On National Day of Mourning April 28, PSAC recognizes the exemplary work of PSAC members who saved countless lives defending the health and safety of workers during the pandemic.
From mandating employers to develop COVID-19 protocols, administrative controls and ventilation and sanitation policies, unions and activists have played a key role in keeping workers safe. Their work has been possible because of the strong health and safety legislation, compliance and enforcement that unions have fought for to protect workers in Canada and around the world.
Unfortunately, not all workers have access to these same protections, and we have a responsibility to ensure all workers have a right to a safe workplace.
In Canada, many workers, especially gig economy workers, do not have basic health and safety protections like the right to know about hazards in the workplace. Other workers, including long-term care, gig and frontline workers, have insufficient sick days and limited health and safety protections. In the 2022 budget, the federal government has committed to providing 10 days of paid sick leave for federally regulated workers, but these benefits need to be extended to all workers.
That’s why PSAC and other unions are pushing governments to make occupational health and safety a fundamental right at work through the United Nations’ International Labour Organization (ILO). Here, we organize together under the same vision: work shouldn’t hurt.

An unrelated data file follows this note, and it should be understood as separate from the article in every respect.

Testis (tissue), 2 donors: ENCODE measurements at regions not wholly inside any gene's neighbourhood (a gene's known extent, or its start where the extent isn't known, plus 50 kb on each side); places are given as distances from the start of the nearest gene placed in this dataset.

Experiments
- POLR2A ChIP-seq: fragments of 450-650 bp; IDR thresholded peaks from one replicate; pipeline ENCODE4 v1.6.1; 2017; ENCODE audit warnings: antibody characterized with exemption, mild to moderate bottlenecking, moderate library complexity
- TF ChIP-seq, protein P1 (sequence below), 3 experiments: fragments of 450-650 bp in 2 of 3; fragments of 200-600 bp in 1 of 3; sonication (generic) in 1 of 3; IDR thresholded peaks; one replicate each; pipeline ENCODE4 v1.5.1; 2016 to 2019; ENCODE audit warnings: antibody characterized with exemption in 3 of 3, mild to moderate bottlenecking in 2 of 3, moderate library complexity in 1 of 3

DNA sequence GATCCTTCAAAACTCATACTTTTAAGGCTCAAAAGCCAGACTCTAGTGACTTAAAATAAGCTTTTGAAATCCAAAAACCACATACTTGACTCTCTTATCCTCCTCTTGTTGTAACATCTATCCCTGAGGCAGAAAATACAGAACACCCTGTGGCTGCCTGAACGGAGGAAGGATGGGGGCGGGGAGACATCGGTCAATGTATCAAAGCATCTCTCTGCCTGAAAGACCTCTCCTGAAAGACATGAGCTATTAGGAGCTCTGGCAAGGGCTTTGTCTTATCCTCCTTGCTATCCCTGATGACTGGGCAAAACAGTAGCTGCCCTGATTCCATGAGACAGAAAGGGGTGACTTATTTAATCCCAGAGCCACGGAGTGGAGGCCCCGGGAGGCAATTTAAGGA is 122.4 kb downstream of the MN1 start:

Both in Canada and around the world, millions of people continue to die because of their work. The most recent data from the Association of Workers' Compensation Boards of Canada (AWCBC) shows that in 2019, 925 workplace fatalities were recorded in Canada. That’s on top of the 271,806 accepted claims for lost time due to a work-related injury or disease.
Canada must be a leader and act to ratify and implement core ILO health and safety conventions that guarantee occupational health rights and protections for all workers, as well as protections against violence and harassment.
PSAC also recommits to hold all employers to the highest standards of health and safety in the workplace, so all workers can go home safely at the end the day.
You can observe the National Day of Mourning by:
- Attending a local ceremony in your community
- Showing your commitment on social media with the Canadian Centre for Occupational Health and Safety’s share graphics and the hashtag #DayofMourning
- Using PSAC’s Day of Mourning background during online meetings
- Downloading the CCOHS poster and displaying it in your workspace